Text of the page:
‘Exactly. There isn’t any food. And there aren’t any people either.’
Jed stood up and shone his torch around him. ‘Yeah,’ he said. ‘That is weird…’
We looked around us for a few seconds, our eyes following the light from the torch. Then, from somewhere nearby, there was a loud moan, the sound of someone in a lot of pain.
‘God, did you hear that?’ whispered Jed.
We paused, listening carefully. Then we heard the moan again, and the hairs on the back of my neck stood up. There was something frightening about the empty camp in the darkness.
‘OK,’ said Jed, ‘we’d better investigate.’
We’d only walked a little way when someone put their head out of one of the tents. It was a girl called Ella.
‘Yeah, it’s us. What’s going on, Ella?’
She shook her head. ‘Come inside. It’s a disaster.’
We went in. One of the cooks was lying inside the tent. His eyes were closed and he was holding his stomach.
‘It was Keaty. Stupid fool,’ Ella said, wiping the sweat from the guy’s forehead.
‘Keaty? Why? What did he do?’ I asked.
‘He put a squid in one of the fishing buckets, and we cut it up and cooked it with everything else.’
‘The squid was already dead when he speared it. Most of the people in the camp have food poisoning and are being violently sick. Only five or six of us are all right. I’ve got a bit of a stomach ache but I think I’ve been lucky.’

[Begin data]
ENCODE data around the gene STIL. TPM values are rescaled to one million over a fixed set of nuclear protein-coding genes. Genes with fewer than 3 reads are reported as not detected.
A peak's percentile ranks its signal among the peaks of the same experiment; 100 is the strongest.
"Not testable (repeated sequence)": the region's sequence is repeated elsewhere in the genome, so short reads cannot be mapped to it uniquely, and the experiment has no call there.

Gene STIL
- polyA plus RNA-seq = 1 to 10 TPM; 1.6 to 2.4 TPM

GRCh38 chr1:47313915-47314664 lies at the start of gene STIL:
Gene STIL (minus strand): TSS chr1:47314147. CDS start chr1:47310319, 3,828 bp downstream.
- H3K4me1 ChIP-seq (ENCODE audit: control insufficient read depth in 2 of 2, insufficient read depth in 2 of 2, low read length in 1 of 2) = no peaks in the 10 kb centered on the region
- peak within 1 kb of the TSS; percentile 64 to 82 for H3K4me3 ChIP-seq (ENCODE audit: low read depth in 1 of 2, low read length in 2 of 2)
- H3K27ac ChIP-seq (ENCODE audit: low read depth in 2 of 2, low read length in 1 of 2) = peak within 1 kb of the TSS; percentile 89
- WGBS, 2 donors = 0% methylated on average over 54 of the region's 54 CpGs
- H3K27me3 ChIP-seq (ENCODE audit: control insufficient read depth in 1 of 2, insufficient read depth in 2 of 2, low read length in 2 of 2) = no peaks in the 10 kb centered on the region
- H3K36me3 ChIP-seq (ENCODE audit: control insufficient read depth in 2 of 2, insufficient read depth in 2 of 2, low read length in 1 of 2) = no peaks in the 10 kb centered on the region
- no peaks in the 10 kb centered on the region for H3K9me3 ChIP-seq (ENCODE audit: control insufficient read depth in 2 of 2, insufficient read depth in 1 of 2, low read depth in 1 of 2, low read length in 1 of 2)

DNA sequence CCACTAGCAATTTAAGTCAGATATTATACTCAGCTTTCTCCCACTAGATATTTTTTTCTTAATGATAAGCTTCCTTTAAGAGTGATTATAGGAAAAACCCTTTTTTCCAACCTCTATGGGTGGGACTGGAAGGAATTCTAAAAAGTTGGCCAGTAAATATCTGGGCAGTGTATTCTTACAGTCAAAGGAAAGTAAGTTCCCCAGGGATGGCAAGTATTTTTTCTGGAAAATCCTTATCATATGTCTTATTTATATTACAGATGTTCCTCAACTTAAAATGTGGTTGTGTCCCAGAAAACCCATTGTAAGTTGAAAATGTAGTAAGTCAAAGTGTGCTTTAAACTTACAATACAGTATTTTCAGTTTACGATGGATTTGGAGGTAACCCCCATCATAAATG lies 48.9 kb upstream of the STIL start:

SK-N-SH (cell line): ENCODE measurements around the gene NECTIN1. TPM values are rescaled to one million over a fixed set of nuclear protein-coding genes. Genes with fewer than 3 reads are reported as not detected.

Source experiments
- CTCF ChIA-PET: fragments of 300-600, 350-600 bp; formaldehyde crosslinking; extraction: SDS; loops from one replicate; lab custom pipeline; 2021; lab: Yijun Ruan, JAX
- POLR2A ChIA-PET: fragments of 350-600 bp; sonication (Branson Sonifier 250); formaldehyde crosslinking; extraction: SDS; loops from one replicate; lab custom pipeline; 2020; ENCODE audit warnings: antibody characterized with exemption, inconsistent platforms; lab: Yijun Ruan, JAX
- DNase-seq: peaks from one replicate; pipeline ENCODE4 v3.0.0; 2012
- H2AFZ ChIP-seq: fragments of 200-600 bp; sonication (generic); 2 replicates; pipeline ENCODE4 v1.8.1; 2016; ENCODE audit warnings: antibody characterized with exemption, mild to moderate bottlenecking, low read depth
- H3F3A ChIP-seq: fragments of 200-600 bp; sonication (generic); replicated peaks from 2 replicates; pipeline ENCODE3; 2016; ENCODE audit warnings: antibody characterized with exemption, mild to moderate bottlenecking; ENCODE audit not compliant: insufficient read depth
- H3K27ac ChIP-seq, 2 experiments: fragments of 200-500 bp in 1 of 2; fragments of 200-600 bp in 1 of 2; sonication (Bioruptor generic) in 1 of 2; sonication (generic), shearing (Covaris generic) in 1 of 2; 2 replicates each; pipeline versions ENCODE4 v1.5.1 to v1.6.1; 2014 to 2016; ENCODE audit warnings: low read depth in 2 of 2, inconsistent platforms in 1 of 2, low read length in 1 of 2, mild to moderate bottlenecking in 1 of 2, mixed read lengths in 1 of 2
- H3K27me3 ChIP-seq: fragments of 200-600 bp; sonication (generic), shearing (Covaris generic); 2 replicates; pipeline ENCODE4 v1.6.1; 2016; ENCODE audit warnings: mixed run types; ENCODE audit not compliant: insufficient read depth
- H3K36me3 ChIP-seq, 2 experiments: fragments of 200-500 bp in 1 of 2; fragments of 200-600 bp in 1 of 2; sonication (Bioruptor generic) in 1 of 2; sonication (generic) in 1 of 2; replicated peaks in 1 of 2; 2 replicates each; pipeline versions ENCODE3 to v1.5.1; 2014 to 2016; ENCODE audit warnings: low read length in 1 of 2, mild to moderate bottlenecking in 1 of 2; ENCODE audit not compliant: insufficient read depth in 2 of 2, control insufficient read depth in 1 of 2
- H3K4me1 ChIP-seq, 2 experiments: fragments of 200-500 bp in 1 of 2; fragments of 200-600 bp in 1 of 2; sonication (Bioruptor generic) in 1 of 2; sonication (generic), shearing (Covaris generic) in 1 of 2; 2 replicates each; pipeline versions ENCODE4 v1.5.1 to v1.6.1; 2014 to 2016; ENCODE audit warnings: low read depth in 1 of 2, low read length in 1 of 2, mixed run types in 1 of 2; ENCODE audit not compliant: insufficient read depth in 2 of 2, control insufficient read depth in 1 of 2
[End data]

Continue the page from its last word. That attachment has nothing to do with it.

‘And why did Keaty spear a dead squid?’
‘I’d like to ask him that myself. We’d all like to ask him,’ said Ella in an angry voice.
‘Where is he?’ I asked. ‘In his tent?
‘OK. Well, I’ll go and talk to him.’
It took me ages to find Keaty. He wasn’t in his tent, and there was no response in the clearing when I called his name. Eventually I decided to check the beach, where I saw him, sitting in a patch of moonlight a little way down the shore.
‘Hi,’ he said in a low voice.
I nodded and sat beside him.
‘I’m not very popular at the moment, Rich.’
‘Neither is squid!’
He didn’t laugh.
‘So what happened?’ I asked.
‘Don’t you know? I poisoned the camp.’
‘I was fishing, using Gregorio’s mask. I saw this squid, we’ve eaten squid a hundred times before, so I speared it and threw it in the bucket. I didn’t know it was already dead.’
‘But if it wasn’t moving…’
‘Yeah, well I know that now! But I thought… I thought its arms were moving…’
‘So it was a mistake. It wasn’t your fault.’
‘God, Rich! Of course it was my fault!’ he shouted, and looked away.
I only stayed with Keaty for a few minutes because I wanted to find Etienne and Francoise. He wouldn’t come with me because he said he wasn’t ready to face people yet, the poor guy.
When I saw what was happening inside the longhouse, I was glad Keaty had decided to stay on the beach. The scene inside would only have made him feel worse. I’d had no idea that the effects of food poisoning had been so severe. Everybody was moaning and there was a strong sour smell throughout the longhouse. People were crying out for water or for the vomit to be wiped off their chests.
I eventually found Francoise and Etienne. Etienne was asleep, so I suppose he might have been unconscious, but he was breathing steadily and his forehead didn’t feel too hot. Franfoise, however, was awake and in a great deal of pain. She didn’t cry out like everyone else but she bit her bottom lip, and all over her stomach were marks from where she’d been digging in her fingernails.
‘Stop doing that,’ I said firmly.
She looked at me through dull eyes. ‘Richard?’
‘Yes. Stop biting your lip.’
‘What is happening, Richard?’
‘You’ve got food poisoning.’
‘I mean, what is happening to everyone else?’
‘Well…’ I looked down the longhouse. I wasn’t sure how to answer in case I frightened her. ‘People are being sick…’
‘Do you think this is serious for us?’